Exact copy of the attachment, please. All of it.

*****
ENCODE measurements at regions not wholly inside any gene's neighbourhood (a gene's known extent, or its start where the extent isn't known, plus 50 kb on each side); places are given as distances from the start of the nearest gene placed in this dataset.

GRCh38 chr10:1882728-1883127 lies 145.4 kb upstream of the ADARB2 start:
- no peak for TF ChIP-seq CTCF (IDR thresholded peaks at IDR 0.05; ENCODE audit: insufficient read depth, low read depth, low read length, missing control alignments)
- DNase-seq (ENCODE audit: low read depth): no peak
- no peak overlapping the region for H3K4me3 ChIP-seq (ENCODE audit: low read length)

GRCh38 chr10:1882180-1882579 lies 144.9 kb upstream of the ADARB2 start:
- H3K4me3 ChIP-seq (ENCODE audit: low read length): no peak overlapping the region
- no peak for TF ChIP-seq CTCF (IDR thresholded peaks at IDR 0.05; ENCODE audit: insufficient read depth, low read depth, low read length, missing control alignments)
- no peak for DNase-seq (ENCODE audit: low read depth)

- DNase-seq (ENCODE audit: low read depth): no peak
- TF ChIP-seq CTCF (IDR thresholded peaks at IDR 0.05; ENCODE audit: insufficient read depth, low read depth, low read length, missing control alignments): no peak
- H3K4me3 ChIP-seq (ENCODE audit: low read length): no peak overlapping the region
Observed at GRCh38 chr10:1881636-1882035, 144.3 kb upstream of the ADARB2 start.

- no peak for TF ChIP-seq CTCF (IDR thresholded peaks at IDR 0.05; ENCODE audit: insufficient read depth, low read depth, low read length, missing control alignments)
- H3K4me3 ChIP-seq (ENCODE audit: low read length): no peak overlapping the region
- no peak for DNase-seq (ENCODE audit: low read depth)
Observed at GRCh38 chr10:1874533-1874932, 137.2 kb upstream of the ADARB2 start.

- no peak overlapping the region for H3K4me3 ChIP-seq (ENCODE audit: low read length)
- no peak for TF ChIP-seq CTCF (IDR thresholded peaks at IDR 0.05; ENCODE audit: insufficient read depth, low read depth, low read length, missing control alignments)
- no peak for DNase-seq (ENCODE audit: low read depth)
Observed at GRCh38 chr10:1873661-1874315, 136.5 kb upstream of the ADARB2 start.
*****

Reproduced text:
ENCODE measurements at regions not wholly inside any gene's neighbourhood (a gene's known extent, or its start where the extent isn't known, plus 50 kb on each side); places are given as distances from the start of the nearest gene placed in this dataset.

GRCh38 chr10:1882728-1883127 lies 145.4 kb upstream of the ADARB2 start:
- no peak for TF ChIP-seq CTCF (IDR thresholded peaks at IDR 0.05; ENCODE audit: insufficient read depth, low read depth, low read length, missing control alignments)
- DNase-seq (ENCODE audit: low read depth): no peak
- no peak overlapping the region for H3K4me3 ChIP-seq (ENCODE audit: low read length)

GRCh38 chr10:1882180-1882579 lies 144.9 kb upstream of the ADARB2 start:
- H3K4me3 ChIP-seq (ENCODE audit: low read length): no peak overlapping the region
- no peak for TF ChIP-seq CTCF (IDR thresholded peaks at IDR 0.05; ENCODE audit: insufficient read depth, low read depth, low read length, missing control alignments)
- no peak for DNase-seq (ENCODE audit: low read depth)

- DNase-seq (ENCODE audit: low read depth): no peak
- TF ChIP-seq CTCF (IDR thresholded peaks at IDR 0.05; ENCODE audit: insufficient read depth, low read depth, low read length, missing control alignments): no peak
- H3K4me3 ChIP-seq (ENCODE audit: low read length): no peak overlapping the region
Observed at GRCh38 chr10:1881636-1882035, 144.3 kb upstream of the ADARB2 start.

- no peak for TF ChIP-seq CTCF (IDR thresholded peaks at IDR 0.05; ENCODE audit: insufficient read depth, low read depth, low read length, missing control alignments)
- H3K4me3 ChIP-seq (ENCODE audit: low read length): no peak overlapping the region
- no peak for DNase-seq (ENCODE audit: low read depth)
Observed at GRCh38 chr10:1874533-1874932, 137.2 kb upstream of the ADARB2 start.

- no peak overlapping the region for H3K4me3 ChIP-seq (ENCODE audit: low read length)
- no peak for TF ChIP-seq CTCF (IDR thresholded peaks at IDR 0.05; ENCODE audit: insufficient read depth, low read depth, low read length, missing control alignments)
- no peak for DNase-seq (ENCODE audit: low read depth)
Observed at GRCh38 chr10:1873661-1874315, 136.5 kb upstream of the ADARB2 start.